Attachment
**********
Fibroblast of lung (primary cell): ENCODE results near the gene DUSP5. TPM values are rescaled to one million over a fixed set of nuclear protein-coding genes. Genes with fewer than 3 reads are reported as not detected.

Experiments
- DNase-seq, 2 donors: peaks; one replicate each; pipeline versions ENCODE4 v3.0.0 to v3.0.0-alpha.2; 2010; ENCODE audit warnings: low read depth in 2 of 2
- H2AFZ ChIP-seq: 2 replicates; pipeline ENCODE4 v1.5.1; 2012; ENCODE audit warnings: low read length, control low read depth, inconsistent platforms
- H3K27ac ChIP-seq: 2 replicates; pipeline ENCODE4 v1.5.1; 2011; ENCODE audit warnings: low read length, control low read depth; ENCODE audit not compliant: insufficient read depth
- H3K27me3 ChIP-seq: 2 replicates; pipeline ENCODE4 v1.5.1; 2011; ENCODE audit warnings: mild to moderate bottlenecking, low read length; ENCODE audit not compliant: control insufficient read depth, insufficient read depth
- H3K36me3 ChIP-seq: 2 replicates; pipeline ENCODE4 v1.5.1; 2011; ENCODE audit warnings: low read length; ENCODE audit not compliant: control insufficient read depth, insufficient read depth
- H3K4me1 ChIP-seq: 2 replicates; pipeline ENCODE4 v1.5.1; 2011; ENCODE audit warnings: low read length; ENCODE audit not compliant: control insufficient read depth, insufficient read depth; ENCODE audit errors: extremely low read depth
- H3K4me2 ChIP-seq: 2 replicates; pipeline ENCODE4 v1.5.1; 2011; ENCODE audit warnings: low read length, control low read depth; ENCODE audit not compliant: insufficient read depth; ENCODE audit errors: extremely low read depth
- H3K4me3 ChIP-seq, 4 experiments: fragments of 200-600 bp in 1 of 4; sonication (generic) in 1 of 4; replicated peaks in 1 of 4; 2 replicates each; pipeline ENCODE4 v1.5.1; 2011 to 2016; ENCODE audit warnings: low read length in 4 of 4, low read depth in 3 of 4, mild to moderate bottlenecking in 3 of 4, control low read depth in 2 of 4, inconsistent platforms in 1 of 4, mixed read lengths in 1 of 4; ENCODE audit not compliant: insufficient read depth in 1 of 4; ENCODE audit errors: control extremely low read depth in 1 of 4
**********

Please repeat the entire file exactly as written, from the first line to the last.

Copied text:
Fibroblast of lung (primary cell): ENCODE results near the gene DUSP5. TPM values are rescaled to one million over a fixed set of nuclear protein-coding genes. Genes with fewer than 3 reads are reported as not detected.

Experiments
- DNase-seq, 2 donors: peaks; one replicate each; pipeline versions ENCODE4 v3.0.0 to v3.0.0-alpha.2; 2010; ENCODE audit warnings: low read depth in 2 of 2
- H2AFZ ChIP-seq: 2 replicates; pipeline ENCODE4 v1.5.1; 2012; ENCODE audit warnings: low read length, control low read depth, inconsistent platforms
- H3K27ac ChIP-seq: 2 replicates; pipeline ENCODE4 v1.5.1; 2011; ENCODE audit warnings: low read length, control low read depth; ENCODE audit not compliant: insufficient read depth
- H3K27me3 ChIP-seq: 2 replicates; pipeline ENCODE4 v1.5.1; 2011; ENCODE audit warnings: mild to moderate bottlenecking, low read length; ENCODE audit not compliant: control insufficient read depth, insufficient read depth
- H3K36me3 ChIP-seq: 2 replicates; pipeline ENCODE4 v1.5.1; 2011; ENCODE audit warnings: low read length; ENCODE audit not compliant: control insufficient read depth, insufficient read depth
- H3K4me1 ChIP-seq: 2 replicates; pipeline ENCODE4 v1.5.1; 2011; ENCODE audit warnings: low read length; ENCODE audit not compliant: control insufficient read depth, insufficient read depth; ENCODE audit errors: extremely low read depth
- H3K4me2 ChIP-seq: 2 replicates; pipeline ENCODE4 v1.5.1; 2011; ENCODE audit warnings: low read length, control low read depth; ENCODE audit not compliant: insufficient read depth; ENCODE audit errors: extremely low read depth
- H3K4me3 ChIP-seq, 4 experiments: fragments of 200-600 bp in 1 of 4; sonication (generic) in 1 of 4; replicated peaks in 1 of 4; 2 replicates each; pipeline ENCODE4 v1.5.1; 2011 to 2016; ENCODE audit warnings: low read length in 4 of 4, low read depth in 3 of 4, mild to moderate bottlenecking in 3 of 4, control low read depth in 2 of 4, inconsistent platforms in 1 of 4, mixed read lengths in 1 of 4; ENCODE audit not compliant: insufficient read depth in 1 of 4; ENCODE audit errors: control extremely low read depth in 1 of 4